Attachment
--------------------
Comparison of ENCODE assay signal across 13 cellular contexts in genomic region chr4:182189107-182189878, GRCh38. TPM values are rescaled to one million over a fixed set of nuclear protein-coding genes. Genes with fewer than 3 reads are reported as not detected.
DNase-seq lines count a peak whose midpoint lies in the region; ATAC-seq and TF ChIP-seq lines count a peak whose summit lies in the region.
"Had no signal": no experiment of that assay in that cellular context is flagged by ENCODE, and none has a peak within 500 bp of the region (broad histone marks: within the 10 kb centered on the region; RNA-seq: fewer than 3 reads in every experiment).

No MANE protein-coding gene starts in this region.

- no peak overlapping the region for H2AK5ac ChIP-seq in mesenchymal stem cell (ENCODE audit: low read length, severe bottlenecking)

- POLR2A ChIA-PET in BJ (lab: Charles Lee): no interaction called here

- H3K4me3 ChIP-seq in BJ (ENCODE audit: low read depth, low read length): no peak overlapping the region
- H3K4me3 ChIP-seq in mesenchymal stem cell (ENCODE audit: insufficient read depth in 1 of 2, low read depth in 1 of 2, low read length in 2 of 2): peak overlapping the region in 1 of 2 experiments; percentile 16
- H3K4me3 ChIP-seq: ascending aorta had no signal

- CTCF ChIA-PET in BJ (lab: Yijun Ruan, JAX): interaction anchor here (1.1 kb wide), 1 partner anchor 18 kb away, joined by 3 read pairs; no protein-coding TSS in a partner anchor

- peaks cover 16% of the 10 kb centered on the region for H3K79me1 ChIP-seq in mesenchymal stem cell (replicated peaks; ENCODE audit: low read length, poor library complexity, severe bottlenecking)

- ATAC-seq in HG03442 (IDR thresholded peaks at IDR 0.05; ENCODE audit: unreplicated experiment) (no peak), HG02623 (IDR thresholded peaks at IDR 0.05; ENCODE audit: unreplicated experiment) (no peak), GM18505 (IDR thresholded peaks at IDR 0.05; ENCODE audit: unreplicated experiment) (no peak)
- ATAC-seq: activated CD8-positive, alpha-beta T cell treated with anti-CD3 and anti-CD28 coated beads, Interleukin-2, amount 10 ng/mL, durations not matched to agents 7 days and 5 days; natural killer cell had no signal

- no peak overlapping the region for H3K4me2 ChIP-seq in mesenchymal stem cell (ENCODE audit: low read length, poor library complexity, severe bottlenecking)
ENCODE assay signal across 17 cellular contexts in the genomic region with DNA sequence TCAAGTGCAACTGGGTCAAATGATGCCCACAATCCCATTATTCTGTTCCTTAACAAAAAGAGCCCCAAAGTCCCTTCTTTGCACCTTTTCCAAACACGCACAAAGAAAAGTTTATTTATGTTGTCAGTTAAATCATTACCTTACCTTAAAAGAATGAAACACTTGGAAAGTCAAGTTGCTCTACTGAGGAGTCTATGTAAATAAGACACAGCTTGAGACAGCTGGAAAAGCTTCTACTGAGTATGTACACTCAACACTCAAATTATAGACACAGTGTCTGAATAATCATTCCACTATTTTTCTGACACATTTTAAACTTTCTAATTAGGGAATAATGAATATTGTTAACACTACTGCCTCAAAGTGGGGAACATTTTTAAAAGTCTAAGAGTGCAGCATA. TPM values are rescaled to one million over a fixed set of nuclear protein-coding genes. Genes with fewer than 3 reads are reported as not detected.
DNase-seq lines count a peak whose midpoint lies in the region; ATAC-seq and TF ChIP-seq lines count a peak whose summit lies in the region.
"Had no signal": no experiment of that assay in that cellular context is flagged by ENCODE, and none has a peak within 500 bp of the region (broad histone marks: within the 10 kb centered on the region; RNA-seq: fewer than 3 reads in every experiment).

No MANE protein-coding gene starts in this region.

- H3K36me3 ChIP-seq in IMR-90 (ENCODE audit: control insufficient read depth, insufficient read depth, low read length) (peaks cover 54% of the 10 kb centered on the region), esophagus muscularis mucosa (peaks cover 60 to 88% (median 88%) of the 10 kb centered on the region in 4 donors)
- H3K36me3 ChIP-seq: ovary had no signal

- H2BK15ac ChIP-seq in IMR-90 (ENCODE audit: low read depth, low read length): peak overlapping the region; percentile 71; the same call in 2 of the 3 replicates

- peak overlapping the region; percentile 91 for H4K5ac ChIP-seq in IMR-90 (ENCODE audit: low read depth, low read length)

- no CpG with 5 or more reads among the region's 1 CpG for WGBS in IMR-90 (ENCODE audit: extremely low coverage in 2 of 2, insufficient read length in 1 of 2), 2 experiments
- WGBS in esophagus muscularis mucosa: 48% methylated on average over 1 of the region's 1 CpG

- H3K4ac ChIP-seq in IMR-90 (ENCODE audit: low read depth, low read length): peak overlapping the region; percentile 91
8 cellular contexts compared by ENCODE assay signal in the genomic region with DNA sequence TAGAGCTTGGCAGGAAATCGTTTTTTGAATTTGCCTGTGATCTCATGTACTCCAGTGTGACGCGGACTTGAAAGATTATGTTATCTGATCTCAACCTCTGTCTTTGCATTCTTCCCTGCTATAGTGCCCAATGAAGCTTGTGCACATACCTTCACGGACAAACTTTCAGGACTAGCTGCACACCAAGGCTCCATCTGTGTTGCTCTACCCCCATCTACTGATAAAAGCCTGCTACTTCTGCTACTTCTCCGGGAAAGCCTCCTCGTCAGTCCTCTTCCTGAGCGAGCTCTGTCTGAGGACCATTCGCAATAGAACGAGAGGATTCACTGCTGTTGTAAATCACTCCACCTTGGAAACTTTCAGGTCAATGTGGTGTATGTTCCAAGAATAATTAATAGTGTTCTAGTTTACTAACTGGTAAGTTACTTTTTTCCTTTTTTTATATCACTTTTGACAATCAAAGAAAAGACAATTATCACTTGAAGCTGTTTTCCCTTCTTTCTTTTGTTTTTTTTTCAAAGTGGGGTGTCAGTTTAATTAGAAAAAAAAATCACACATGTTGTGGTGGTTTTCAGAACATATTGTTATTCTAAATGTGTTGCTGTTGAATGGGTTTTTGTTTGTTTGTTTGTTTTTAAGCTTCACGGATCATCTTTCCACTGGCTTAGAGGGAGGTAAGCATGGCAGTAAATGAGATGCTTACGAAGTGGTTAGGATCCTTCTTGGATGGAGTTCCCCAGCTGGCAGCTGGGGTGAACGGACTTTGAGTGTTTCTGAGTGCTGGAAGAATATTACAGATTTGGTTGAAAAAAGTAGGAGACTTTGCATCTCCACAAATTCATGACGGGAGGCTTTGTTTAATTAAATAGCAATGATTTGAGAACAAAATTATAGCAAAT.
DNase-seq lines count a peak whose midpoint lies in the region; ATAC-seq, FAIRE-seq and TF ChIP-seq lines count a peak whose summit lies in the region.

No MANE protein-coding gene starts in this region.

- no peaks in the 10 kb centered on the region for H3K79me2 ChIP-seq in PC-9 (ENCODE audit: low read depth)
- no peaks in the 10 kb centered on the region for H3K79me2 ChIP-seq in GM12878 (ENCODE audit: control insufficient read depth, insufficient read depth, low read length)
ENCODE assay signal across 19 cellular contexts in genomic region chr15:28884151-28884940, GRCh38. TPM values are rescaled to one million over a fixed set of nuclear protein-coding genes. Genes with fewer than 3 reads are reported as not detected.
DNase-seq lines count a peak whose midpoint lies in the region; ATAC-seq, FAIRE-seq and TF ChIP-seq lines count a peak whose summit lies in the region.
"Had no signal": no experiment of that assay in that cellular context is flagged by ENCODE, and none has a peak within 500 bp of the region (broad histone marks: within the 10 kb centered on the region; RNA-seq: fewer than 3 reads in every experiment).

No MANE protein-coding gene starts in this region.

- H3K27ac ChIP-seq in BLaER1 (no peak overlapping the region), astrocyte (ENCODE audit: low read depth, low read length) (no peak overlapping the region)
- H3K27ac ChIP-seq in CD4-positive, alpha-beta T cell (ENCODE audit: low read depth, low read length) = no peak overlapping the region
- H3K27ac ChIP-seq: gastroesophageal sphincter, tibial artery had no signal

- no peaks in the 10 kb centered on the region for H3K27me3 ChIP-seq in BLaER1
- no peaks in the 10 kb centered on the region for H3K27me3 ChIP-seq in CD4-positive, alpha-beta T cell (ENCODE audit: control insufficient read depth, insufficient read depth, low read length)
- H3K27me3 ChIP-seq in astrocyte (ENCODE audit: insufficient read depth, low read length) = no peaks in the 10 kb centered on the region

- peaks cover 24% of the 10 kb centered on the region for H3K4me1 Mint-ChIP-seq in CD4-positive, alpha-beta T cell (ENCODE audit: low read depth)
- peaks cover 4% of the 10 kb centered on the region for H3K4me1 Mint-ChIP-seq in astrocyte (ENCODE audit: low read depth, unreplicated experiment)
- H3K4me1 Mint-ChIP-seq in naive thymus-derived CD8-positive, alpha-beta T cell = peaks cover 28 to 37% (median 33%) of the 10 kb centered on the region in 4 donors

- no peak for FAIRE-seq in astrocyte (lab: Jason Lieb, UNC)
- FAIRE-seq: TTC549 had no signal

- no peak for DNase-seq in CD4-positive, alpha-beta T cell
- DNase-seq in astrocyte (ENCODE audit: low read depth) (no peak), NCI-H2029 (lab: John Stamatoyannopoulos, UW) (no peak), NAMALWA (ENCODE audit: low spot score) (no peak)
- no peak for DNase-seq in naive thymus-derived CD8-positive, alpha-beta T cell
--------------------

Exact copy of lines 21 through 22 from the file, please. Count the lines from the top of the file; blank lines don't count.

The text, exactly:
- H2BK15ac ChIP-seq in IMR-90 (ENCODE audit: low read depth, low read length): peak overlapping the region; percentile 71; the same call in 2 of the 3 replicates

- peak overlapping the region; percentile 91 for H4K5ac ChIP-seq in IMR-90 (ENCODE audit: low read depth, low read length)